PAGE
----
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Remembering "Hurricane Elvis" 18 years later

The storm knocked out power to over 70% of the City of Memphis and resulted in several fatalities.

MEMPHIS, Tenn. — Memphis has been through its fair share of rough weather over the years - from floods, to tornadoes, to heat waves, and ice storms.

But ask any Memphian what the worst storm they remember is, and chances are, many of them would say it was Hurricane Elvis.

The storm hit just as the morning commute was beginning on July 22, 2003, crippling the city in just a matter of minutes. 

Credit: Local 24
Massive trees fell across the city on July 22, 2003, when destructive winds of over 100 mph hit Memphis.

Of course, the storm wasn't an actual hurricane, but it was just as powerful as one. Winds of over 100 mph were recorded across Shelby County, equivalent to a category 2 hurricane. 

And since every hurricane has a name, the storm quickly earned the name of one of the most well-known Memphians, Elvis Presley. 

The storm left a path of destruction in Downtown Memphis, tearing a hole in the former Gibson Guitar factory and damaging the under construction FedEx Forum. 

Cranes on the site were left on the verge of collapse, prompting an evacuation of Beale Street.

Further east, tree after tree was uprooted and toppled in Midtown. Power poles snapped like twigs. 

Some of the worst destruction happened just east of I-240. The damage was so severe on Linden Avenue that neighbors gave the street the nickname “Disaster Street.” Along Poplar Avenue, windows shattered in Clark Tower.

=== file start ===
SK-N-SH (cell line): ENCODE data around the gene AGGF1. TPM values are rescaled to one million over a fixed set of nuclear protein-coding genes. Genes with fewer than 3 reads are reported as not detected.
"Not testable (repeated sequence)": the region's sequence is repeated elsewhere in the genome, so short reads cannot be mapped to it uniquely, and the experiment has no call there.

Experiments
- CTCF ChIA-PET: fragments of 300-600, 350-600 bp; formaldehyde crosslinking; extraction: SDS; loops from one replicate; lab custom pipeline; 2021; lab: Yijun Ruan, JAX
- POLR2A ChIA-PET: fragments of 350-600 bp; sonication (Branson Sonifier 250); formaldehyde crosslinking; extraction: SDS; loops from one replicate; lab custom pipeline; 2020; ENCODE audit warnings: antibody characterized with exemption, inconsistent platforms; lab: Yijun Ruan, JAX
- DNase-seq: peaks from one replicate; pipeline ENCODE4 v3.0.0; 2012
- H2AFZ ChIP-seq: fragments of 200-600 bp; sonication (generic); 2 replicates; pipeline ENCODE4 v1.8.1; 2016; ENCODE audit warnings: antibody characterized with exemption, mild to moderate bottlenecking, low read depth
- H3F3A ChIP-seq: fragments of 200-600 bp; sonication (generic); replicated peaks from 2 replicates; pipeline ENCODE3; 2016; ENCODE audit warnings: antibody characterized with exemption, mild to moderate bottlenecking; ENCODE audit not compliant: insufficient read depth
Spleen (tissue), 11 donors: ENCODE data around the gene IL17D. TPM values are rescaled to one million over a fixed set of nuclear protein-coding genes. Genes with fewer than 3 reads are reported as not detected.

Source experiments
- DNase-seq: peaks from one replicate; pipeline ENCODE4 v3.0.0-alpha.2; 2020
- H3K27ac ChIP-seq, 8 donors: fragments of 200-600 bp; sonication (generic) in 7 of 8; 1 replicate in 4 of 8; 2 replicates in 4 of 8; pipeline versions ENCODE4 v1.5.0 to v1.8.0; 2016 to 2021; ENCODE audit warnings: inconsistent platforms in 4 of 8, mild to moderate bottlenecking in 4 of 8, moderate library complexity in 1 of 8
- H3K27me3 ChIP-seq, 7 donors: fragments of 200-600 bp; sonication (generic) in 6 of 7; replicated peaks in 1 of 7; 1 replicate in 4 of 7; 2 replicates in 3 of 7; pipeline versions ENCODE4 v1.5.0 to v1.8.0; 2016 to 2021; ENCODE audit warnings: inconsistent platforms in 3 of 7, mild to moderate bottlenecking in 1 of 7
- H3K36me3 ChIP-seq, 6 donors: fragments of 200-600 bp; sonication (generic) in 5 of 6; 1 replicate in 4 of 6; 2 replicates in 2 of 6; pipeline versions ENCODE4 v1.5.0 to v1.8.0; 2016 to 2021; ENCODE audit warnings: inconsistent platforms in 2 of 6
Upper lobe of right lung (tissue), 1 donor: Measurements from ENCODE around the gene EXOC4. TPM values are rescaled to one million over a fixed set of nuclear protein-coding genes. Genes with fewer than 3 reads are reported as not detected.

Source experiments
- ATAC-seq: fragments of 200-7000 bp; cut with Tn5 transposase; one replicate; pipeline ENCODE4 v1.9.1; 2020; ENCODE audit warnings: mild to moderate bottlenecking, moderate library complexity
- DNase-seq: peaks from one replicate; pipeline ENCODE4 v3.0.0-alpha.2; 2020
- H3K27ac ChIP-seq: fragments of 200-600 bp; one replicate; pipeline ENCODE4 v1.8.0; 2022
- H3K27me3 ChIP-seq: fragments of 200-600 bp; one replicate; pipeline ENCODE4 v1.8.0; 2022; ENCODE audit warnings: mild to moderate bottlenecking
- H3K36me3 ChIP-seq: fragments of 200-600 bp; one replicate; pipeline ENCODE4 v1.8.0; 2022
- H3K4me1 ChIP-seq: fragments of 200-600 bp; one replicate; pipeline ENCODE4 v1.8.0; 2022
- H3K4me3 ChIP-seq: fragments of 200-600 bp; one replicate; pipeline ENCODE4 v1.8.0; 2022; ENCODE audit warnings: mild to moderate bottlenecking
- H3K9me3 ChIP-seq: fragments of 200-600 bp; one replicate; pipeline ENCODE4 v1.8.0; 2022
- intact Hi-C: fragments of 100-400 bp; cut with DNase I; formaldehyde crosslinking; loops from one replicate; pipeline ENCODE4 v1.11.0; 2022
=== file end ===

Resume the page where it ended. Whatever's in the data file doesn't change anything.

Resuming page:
Credit: Local 24
Windows shattered in Clark Tower when "Hurricane Elvis" blew through on July 22, 2003.

DeSoto County didn’t escape the wrath of the storm either. Poles were torn down along Goodman Road in Southaven and tree damage was reported in Horn Lake.

It was all over in a matter of minutes, but the impacts had just begun. 

Over 70% of the city of Memphis was without power in one of the hottest months of the year. Memphis International Airport suspended flights. Residents rushed to gas stations and stores to stock up on ice, food, and gas. 

If you ask anyone who was in Memphis on that day, they'll likely say the storm hit without any warning. In fact, there was a warning - the National Weather Service issued a Severe Thunderstorm Warning several minutes before the storm hit.

However, since the sirens are only sounded for a tornado, many residents say they never heard the warning.

While the damage looked like a tornado had come through, the storm actually produced powerful straight-line winds, which can actually cause more widespread damage.

Meteorologists call this a derecho – a storm that produces destructive winds over a large area. The maximum wind gust was recorded at the weather station at AutoZone Park, clocking in at an incredible 102 mph.

In all, the storm caused over $500 million in damages and resulted in seven fatalities. It would be another month before the power was back to the entire city.